The ingredients used since probably prehistoric times, for these medicinal and healing mixtures include flowers, seeds, barks, roots, inner bark and berries. A culinary herb is a non-woody plant, often the leaves alone. Whereas all parts of the plants may be used in medicinal or magical use, including the vegetables or fruits, which are all denominated 'herbs.'
Most sorceresses will tell you that herbs are purely magical, when used in spell work, rituals, healing or being a kitchen or housewife witch, we love them. We use them for beauty; to purify our homes, ourselves and our implements of magic.
To sweeten and fragrance your home while clearing it of negative energy: As our medieval ancestors commonly did, strew your floors with your favourite fragrant herbs, tread them down, releasing their fragrance and power and then vacuum them up.
Oils: Place the desired herbs in oil, steep them for a few days, then strain out the herbs. These oils are useful for ritual work and for beauty, making a luxurious and aphrodisiac body oil (use jojoba or coconut oil as a base) hair conditioner (apply a hot damp towel and leave for 20 minutes before washing out). For cooking, steep your favourite culinary herbs, such as summer savoury, in olive oil to add extra flavour.
For herbal incense: Using dried herbs, grind them to powder with a pestle and mortar and burn them on charcoal.
Teas: Herbs can be used to heal illness when brewed as a tea. Kava kava and valerian can be used to induce a semi trance-like state.
For a purifying or beautifying bath: make a napkin of linen or cheesecloth, place your herbs on it, tie it into a bundle with thread, then tie it with the thread onto the hot tap, so that the hot tap flushes the goodness from the herbs into your bath water. Once run, let the herbal bag steep in your bath as you enjoy bathing. Balm of Gilead, if used in this way, heals the hurts of love, draws new love and alleviates stress. As you relax in your bath, visualise your wish manifesting.
In spell work herbs can be used to outline the limits that you wish your spell to work within, such as if placed around the home or alter.
Aloe - helps to protect against fires or accidents with heat. It is also very curative when applied to burns.
Anise - drinking Anise tea helps to hold onto youthful looks.
Angelica Root - removes hexes or curses against you and helps to impart an uplifting, joyful attitude. Also good, in small quantities for cleansing of phlegm congestion after respiratory illnesses such as bronchitis, beware of large doses, which are very harmful.
Basil - for protection. Burn it as incense to banish evil and cleanse spiritually and exorcism.
Caraway - for passion! Caraway should be used in aphrodisiac cakes for seduction or what better than your wedding cake? It ensures, fidelity and lust, so perhaps it should be served to spouses on wedding anniversaries too! Also carry it in a sachet for protection or place it under your pillow so that you will remember your dreams. Great for love spells!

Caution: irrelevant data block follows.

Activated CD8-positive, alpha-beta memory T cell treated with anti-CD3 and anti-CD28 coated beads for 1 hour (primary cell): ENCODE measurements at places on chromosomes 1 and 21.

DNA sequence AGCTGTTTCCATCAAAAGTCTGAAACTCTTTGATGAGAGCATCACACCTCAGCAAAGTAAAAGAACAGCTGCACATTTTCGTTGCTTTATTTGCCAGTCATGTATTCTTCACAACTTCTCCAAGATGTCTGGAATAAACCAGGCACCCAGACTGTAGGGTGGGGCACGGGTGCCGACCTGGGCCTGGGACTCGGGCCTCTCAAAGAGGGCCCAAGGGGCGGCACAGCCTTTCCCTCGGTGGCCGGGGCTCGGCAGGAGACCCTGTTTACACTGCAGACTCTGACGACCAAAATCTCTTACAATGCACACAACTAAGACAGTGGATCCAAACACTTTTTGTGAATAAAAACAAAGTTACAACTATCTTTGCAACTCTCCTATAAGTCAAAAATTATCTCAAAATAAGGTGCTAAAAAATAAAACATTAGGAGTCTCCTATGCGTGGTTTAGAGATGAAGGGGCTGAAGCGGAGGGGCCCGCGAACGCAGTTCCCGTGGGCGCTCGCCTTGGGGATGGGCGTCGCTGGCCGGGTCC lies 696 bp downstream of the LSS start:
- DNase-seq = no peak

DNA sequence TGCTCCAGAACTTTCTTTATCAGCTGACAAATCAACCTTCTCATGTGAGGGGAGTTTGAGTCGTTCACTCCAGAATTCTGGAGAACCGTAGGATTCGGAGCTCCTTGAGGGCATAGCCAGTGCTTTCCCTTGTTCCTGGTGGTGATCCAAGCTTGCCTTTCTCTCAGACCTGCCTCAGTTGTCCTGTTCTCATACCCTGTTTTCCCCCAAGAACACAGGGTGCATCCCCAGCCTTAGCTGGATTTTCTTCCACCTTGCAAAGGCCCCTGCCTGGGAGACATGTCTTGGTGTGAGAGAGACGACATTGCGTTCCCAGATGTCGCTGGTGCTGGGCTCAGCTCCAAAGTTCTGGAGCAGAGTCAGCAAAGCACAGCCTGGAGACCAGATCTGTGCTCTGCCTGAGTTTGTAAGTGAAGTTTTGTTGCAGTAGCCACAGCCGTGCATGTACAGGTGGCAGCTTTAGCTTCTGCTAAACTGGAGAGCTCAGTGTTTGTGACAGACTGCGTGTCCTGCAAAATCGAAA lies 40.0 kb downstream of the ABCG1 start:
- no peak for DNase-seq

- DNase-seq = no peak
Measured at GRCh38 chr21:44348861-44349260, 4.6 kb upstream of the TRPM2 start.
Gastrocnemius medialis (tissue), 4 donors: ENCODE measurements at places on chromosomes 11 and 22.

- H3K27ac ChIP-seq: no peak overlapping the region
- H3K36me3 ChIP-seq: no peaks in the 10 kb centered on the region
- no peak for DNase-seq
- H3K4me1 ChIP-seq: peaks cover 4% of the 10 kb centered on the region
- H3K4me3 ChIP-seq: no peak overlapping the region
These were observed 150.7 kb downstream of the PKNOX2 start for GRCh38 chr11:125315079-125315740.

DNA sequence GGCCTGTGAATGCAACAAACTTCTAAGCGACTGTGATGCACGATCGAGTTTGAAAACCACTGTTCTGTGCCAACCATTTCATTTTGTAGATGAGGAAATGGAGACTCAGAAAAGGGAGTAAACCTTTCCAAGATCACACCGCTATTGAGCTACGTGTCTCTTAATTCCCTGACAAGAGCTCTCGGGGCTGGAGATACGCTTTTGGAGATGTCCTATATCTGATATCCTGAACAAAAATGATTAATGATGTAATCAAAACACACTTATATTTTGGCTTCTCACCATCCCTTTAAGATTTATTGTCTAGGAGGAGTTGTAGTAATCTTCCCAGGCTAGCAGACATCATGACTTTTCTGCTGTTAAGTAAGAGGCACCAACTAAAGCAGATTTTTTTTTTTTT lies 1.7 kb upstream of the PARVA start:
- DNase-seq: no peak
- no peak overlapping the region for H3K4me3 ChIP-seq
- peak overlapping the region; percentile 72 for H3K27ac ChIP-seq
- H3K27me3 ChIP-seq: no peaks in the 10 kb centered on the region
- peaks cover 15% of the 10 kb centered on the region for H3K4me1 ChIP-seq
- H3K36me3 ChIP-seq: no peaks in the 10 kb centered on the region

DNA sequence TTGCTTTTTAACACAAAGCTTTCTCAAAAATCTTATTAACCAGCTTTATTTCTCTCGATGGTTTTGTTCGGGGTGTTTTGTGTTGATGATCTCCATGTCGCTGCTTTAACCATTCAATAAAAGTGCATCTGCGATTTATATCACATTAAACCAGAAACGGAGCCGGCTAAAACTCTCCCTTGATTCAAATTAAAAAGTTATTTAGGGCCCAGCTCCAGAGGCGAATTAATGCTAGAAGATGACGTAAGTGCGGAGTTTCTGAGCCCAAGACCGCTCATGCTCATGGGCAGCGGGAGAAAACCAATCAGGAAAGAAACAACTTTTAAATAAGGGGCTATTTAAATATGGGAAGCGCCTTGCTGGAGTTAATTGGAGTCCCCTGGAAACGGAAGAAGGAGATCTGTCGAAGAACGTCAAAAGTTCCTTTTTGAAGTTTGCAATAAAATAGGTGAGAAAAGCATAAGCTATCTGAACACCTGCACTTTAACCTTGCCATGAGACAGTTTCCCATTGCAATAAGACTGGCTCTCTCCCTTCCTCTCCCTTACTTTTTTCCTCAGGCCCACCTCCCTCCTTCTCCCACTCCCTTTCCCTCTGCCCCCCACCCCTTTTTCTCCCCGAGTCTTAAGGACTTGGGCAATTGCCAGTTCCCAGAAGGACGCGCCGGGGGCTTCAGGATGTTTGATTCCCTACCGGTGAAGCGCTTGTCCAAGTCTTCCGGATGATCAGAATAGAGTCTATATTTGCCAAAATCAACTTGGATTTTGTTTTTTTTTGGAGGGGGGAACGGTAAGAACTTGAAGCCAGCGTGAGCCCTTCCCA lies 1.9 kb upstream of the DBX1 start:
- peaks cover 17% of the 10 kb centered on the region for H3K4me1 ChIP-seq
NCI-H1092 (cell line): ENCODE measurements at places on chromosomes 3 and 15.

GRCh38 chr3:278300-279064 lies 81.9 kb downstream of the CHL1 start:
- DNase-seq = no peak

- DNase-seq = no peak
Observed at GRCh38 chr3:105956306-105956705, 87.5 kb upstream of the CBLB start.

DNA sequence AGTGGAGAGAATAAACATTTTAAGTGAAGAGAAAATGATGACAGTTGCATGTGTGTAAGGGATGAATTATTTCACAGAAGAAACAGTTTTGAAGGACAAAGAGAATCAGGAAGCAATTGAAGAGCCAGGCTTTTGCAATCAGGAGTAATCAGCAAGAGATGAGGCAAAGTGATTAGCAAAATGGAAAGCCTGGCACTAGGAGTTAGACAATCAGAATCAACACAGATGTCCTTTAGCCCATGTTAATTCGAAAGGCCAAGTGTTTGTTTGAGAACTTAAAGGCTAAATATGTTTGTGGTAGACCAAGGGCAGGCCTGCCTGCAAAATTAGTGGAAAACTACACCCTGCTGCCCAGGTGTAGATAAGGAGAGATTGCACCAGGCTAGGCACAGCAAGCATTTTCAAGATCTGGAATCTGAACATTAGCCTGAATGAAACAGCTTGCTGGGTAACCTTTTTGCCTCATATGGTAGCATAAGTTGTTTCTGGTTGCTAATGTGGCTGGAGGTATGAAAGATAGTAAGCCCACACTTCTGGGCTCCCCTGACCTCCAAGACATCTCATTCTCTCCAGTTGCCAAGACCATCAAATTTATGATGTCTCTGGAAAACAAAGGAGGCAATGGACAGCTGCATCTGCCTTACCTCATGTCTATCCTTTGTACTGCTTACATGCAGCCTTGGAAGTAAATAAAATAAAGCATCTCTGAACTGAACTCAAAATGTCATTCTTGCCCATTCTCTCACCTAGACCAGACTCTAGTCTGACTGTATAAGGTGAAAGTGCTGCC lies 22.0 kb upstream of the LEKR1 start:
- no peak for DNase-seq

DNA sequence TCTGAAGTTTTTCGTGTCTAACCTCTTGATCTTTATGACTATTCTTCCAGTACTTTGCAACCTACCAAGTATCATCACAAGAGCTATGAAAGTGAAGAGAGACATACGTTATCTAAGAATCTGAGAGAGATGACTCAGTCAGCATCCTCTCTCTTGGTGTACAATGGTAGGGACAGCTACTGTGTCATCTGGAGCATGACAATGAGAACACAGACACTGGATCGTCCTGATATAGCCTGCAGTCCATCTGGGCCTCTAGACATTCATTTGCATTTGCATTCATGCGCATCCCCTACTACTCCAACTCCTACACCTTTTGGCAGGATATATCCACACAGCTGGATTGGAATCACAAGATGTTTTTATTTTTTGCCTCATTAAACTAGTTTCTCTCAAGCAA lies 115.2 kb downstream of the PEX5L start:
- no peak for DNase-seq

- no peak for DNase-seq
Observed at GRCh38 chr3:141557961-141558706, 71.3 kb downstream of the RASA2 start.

Catnip - for feline bliss and also feeding a small amount to your cat creates the spiritual connection to make your cat into your familiar. Also burn the dried leaves as incense for your love desires while visualising.
Cayenne - eat with a meal before a night out, as it helps to mitigate drunkenness.
Camomile - grow in your garden to ward off pests and boost healing. Camomile also attracts prosperity.
Cinnamon - boosts health, hastens healing and wear as an amulet for libido in men.
Clove - engenders visions.
Dandelion - the leaves and flowers are used as a healing tea and the roots, placed in sachets for promoting sleep.
Elder - used for making magic wands.
Elecampane - rids the home of violent or hostile emotions, secrete in a sachet around the home.
Eucalyptus - used for healing, especially of the lungs, burn in the home to keep illness at bay.
Eye-bright - made into a tea it is used to dab onto the eyes to tune in clairvoyantly, for using the third eye.
Fennel - is a protective herb that when eaten boots virility, libido and fertility.
Garlic - Strings of garlic are used to ward away evil and it is known to promote lust when eaten. It is also very good for the health of the heart.
Hawthorn - is used for boosting success in work.
Hyssop - is used for protection and healing of every sort, stress both mental and physical. It is best used as a healing herbal bath.
Lavender - when burned as incense or placed in sachets or distributed about the home as potpourri, encourages a harmonious and happy home.
Marigold - aids visions pertaining to love, so helpful when divining on matters of love.
Mandrake root - strengthens the power of spells and is used for protection, love, money and fertility.
Onion - boosts libido and fertility.
Peppermint - aids with divination if drunk as a tea.
Rosemary - increases memory and keeps evil at bay.
Sage - used to purify away negativity, makes as excellent besom broom to sweep away evil and boosts courage, long life, wisdom and strength.
Thyme - increases psychic powers when worn.
Valerian - known as the witch’s herb, is used for ritual purification of the self, be very careful ingesting as it can be very dangerous in high doses.
Vervain - known as the 'enchanting herb' in Wales, boosts, love, sexual desire and sexual fulfilment. Often used in love spells.
White Willow Bark - the herb of immortality, is used for healing, it's chemical compound now transferred to a synthetic copy, aspirin, it is also used for treating arthritis. It is excellent when utilised for healing spells and dedicated to Hecate and other deities.
Wintergreen - for removing curses.
Witch Hazel - used for making divining rods.
Yarrow - the flowers are used in handfastings as it is dedicated to Cernunnos.